Grain Marketing Board senior officials have denied receiving US$840 million earmarked for the government’s controversial command agriculture programme, telling the Public Accounts Parliamentary Portfolio Committee that it had been misled by the Reserve Bank of Zimbabwe (RBZ).
Appearing before the Tendai Biti-led committee, GMB operations manager Clemence Guta told legislators that GMB’s role in command agriculture was to act as a storage and distribution agent. It was not a procuring authority and so did not handle payments for inputs and payments, Guta averred.
“In 2017 and 2018, the RBZ did the procurement. All payments for the inputs were done by the RBZ, so to say that we received money for inputs and imports is misleading. We signed contracts as a receiving agent and RBZ as the paying agent. In 2019-2020 we are not a signatory to either the presidential input scheme or Command Agriculture,” Guta added.
The GMB’s response compounded the mystery surrounding the fate of the US$840 million fund plus a further US$43 million identified in the Auditor General’s report. Guta’s statement contradicted RBZ deputy governor Khupukile Mlambo’s submission to the same committee in 2019 that the central bank had paid the money to GMB. The Ministry of Lands had also informed the committee last year that it had never received the funds and so could not account for its use.
“The evidence we got from (the then permanent secretary in the Ministry of Lands, Ringson) Chitsiko is that the issue could best be explained by the GMB. You need to take this committee seriously. There is not a single question that you have been able to respond to. The ministry of agriculture knows nothing, the ministry of finance says it only released funds, the RBZ says it was payment agency. Where is the money?” Biti asked.
In response, Guta, with the support of the GMB acting finance director Constancia Dzeka, said the committee had been misled by the RBZ.
“You were misled by the RBZ. The RBZ did not pay anything on behalf of GMB because Command Agriculture was never a GMB programme in terms of accounting. To say GMB was running the programme is not true,” Guta said after independent Norton MP Temba Mliswa had demanded clarity on whether he was accusing government of lying to Parliament.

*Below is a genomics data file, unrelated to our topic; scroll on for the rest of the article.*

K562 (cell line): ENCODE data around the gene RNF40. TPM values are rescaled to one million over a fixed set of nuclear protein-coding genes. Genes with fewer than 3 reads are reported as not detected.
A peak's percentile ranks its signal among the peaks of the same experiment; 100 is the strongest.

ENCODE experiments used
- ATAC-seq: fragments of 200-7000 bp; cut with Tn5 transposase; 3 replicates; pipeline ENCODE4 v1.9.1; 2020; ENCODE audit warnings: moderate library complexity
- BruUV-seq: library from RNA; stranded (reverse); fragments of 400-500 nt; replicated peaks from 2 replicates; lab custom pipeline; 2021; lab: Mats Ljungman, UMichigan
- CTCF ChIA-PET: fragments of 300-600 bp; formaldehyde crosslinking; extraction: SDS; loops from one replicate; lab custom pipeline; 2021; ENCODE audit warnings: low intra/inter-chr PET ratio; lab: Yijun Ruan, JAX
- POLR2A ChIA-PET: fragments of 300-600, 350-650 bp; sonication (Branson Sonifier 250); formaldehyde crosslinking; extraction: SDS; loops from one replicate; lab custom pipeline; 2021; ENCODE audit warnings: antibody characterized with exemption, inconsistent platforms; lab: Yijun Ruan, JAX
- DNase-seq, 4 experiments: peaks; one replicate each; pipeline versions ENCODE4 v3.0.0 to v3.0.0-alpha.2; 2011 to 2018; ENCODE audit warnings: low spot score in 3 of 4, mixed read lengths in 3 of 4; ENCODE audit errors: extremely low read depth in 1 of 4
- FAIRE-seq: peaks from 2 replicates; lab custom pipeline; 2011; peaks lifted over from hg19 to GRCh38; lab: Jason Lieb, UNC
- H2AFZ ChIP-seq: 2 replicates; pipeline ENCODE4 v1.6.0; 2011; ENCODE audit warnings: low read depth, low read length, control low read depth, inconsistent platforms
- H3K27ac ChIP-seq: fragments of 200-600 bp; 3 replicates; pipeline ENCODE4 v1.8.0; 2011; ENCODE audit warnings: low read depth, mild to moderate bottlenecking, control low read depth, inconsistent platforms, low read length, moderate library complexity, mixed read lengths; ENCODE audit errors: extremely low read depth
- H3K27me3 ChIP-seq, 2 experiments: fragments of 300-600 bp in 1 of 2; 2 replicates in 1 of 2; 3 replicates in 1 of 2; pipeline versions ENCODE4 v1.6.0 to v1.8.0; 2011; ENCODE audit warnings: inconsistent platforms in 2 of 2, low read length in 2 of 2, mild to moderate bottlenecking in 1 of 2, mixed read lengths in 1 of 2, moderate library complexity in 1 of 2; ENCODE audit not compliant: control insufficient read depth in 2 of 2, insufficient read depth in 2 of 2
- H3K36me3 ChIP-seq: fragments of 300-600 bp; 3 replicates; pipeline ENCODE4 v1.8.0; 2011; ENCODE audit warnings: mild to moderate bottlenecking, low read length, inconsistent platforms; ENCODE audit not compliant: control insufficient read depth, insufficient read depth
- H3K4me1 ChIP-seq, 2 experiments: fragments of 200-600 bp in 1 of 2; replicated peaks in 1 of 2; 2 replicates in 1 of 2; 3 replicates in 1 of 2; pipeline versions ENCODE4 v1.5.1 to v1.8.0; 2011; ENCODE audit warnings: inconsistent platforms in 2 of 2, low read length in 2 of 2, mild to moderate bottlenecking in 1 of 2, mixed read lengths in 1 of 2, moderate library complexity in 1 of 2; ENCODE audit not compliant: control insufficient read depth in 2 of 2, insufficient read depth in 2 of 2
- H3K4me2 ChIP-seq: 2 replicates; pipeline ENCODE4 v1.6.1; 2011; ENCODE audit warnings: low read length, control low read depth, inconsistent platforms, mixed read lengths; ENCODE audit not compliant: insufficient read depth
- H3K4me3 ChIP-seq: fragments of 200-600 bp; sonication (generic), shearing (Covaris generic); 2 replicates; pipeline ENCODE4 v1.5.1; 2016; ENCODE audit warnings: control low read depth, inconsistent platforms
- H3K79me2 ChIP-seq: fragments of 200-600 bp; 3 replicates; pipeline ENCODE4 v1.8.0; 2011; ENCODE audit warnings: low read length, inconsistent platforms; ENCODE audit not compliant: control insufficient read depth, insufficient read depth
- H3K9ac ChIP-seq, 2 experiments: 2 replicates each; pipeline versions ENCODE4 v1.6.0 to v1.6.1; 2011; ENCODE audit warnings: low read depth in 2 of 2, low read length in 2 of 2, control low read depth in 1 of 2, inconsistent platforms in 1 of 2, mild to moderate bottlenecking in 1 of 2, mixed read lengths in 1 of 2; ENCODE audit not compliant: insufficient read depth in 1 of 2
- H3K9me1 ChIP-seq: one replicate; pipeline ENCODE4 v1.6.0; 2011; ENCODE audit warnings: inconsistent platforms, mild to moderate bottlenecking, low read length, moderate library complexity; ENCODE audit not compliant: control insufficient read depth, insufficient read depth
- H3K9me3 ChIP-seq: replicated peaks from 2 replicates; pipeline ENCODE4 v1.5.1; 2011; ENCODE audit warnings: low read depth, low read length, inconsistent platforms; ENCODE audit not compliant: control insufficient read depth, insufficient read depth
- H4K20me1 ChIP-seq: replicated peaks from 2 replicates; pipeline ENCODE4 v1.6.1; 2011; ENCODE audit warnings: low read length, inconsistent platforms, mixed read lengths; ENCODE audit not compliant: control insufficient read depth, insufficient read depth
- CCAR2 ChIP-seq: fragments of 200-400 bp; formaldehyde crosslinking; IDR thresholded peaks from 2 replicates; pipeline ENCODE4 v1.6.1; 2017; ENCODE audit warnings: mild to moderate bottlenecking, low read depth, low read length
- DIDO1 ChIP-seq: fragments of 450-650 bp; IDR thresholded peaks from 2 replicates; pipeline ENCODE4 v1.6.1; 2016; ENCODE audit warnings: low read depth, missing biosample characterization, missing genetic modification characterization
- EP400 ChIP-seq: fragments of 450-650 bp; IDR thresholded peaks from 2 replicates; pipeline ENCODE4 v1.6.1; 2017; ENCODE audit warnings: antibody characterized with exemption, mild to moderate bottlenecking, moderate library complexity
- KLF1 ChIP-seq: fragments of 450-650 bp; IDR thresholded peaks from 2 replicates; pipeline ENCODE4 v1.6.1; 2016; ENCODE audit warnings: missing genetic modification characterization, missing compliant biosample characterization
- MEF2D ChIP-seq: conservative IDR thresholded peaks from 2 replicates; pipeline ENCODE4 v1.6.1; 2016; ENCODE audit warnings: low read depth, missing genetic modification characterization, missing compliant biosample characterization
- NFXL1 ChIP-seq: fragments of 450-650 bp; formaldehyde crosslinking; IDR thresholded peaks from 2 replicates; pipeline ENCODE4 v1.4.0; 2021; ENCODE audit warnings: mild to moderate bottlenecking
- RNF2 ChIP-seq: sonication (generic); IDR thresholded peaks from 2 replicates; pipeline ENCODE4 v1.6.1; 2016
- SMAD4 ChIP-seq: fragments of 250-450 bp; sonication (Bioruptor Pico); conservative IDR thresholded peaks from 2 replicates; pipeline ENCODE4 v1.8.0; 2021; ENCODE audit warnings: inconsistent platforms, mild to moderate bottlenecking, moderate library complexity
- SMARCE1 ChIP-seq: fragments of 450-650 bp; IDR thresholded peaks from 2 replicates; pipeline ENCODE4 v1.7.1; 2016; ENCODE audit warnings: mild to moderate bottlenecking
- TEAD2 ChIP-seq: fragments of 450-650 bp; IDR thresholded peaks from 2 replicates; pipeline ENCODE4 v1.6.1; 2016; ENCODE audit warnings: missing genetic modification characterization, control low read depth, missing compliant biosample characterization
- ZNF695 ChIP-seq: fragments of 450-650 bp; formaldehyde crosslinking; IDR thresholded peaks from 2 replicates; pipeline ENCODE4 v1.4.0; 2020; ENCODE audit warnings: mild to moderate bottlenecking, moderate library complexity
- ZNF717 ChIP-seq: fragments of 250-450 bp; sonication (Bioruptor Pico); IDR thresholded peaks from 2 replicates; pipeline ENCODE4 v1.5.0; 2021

The committee roasted Dzeka for not keeping records of the value of the inputs the GMB stored both for the Presidential Inputs Scheme and Command Agriculture.
“We had no reason to keep those records because there is a Command Agriculture department responsible for that at the ministry. GMB would never lay claim if the inputs were stolen. All it did was to keep records of what we received as well as the breakages received. We also kept records of what we distributed,” Dzeka said.
The controversial command agriculture programme has been buffeted by allegations of corruption, with the government last year failing to account for about US$3 billion allocated to the programme.
In 2019, officials from the lands and agriculture ministry told the Public Accounts Portfolio Committee that the US$3 billion cited in the Auditor-General’s 2018 report never reached the ministry and records to show how the funds were utilised were also not available. The funding disappeared through the system and the authorities could not give account of how the money was used.
Neither Perrance Shiri, the minister of lands, agriculture and rural resettlement, who is in charge of command agriculture, nor President Emmerson Mnangagwa has given any public explanation on the funds in question. – Additional reporting by Daily News/Zimbabwe Independent.